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Partnerships Beyond Pretense: A Challenge to Moms and Dads
By Randi B. Wolfe, Ph.D.

Over the past 20 years of childrearing, my husband and I have tried to share parenting responsibilities fully, defying stereotypical role expectations, and bringing enlightened meaning to both motherhood and fatherhood.

In large part, we've succeeded. I've used initiative and resourcefulness to maintain the delicate balance between moving forward my career and finding time to enjoy and sustain my children as my first priority. My husband chose a career which affords sufficient challenge and income, while requiring no more than 40 hours per week and allowing him summers at home. And over the years, we have successfully and flexibly negotiated the changing demands of child care and family maintenance.

Yet throughout our parenting, despite our efforts and successes, there has been an underlying assumption about the nature of family life that is particularly difficult to defy: mom is necessary and fundamental; dad is expendable, although very nice to have around. And I don't believe that ours is the only household in which this attitude prevails. So what unspoken agreements allow this mistaken belief to endure, unnoticed at worst and unchallenged at best?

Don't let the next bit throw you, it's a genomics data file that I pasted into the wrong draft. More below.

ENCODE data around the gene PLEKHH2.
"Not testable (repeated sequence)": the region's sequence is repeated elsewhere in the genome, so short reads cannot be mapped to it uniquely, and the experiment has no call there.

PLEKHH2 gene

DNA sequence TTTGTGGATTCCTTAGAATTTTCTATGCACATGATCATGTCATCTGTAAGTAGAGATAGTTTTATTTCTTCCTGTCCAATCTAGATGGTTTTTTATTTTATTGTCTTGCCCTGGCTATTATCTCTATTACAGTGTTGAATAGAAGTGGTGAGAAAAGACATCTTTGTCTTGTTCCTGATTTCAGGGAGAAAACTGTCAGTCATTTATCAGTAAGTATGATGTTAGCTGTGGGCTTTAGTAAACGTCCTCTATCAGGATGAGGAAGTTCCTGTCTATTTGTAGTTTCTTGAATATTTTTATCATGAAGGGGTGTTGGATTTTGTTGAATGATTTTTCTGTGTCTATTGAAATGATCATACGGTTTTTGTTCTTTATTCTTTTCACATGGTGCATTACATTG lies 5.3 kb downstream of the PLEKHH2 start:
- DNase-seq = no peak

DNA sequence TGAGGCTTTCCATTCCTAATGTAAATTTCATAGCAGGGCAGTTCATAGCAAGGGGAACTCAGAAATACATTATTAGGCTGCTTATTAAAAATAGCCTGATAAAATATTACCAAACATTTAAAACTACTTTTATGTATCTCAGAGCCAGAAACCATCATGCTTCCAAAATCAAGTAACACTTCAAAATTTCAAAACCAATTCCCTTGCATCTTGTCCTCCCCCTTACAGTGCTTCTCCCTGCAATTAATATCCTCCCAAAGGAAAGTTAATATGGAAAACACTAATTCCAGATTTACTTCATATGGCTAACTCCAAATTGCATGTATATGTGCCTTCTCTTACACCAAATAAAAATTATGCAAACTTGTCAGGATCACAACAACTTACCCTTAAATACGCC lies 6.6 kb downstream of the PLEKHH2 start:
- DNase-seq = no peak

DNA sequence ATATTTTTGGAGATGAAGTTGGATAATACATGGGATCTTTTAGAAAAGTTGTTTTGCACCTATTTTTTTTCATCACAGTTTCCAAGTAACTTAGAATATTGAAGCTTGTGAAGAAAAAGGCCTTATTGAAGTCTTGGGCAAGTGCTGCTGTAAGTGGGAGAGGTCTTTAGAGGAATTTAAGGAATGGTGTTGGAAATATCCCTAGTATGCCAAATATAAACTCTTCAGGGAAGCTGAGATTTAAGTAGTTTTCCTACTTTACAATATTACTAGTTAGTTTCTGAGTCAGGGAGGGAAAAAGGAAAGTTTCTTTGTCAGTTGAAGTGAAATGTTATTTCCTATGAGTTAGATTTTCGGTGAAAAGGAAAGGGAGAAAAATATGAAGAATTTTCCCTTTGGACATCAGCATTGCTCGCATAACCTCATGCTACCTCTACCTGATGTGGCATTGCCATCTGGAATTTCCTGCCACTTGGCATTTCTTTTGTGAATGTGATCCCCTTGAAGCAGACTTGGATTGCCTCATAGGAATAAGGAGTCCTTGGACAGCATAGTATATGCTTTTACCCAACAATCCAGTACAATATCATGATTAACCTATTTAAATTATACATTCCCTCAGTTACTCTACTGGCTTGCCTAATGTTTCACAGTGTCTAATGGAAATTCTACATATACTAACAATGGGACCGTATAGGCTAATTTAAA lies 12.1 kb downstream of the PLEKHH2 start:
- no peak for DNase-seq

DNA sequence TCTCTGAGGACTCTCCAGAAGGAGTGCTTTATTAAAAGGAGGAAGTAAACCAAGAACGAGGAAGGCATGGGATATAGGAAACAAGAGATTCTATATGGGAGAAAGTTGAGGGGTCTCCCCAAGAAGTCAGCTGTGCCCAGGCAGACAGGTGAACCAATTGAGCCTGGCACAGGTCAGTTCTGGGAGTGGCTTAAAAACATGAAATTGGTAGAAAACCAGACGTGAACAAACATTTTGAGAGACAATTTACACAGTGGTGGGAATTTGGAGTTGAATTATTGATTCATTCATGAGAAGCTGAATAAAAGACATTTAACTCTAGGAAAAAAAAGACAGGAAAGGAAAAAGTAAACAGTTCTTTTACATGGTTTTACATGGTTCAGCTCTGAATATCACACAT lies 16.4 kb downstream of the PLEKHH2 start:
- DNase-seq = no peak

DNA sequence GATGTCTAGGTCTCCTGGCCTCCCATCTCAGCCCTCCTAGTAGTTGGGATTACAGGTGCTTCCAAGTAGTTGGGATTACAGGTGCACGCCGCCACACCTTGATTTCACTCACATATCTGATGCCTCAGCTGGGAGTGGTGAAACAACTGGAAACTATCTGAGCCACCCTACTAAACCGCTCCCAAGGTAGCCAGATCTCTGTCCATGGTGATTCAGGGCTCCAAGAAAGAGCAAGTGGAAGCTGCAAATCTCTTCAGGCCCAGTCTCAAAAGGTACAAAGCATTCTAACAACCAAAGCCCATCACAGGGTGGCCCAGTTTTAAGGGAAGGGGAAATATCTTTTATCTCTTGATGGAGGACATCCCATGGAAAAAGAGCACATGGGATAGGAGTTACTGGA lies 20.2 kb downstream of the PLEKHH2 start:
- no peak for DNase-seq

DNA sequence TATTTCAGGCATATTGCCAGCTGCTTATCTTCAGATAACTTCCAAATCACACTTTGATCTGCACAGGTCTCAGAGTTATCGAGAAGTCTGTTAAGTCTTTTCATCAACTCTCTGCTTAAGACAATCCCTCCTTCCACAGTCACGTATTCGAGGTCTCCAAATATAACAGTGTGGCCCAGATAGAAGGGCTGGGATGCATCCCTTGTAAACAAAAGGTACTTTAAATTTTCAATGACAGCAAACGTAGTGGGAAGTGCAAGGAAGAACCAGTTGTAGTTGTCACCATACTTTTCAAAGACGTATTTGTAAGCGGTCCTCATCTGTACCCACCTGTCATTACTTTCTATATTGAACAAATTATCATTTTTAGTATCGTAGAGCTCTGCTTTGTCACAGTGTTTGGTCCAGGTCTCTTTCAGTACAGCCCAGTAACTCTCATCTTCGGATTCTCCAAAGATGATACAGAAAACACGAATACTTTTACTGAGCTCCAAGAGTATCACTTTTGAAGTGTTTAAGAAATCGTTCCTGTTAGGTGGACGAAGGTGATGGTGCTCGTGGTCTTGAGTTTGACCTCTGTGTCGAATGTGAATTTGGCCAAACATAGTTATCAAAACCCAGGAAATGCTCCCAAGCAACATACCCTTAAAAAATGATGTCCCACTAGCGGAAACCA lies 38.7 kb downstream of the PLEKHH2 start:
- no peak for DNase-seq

To begin with, despite noble intentions and flowery rhetoric, most of us still believe that 'mother knows best' when it comes to housework and childrearing. In reality, there's nothing particularly female about bathing an infant, and genetics plays an insignificant role in wiping down kitchen counters. But because we believe that mother knows best, dad lacks confidence in his judgment and abilities, and mom is uneasy when dad tries to do things in his own way.

For things to change, these attitudes must be examined and overhauled. Moms need to remember that mistakes are part of learning, confidence grows with experience, and people learn better from appreciation than from invalidation. Dads must be given the freedom to ruin the pot roast, send a child to school in mismatched socks, or accidentally get shampoo in a little one's eyes - without fear of humiliation, criticism, or the denial of similar opportunities in the future.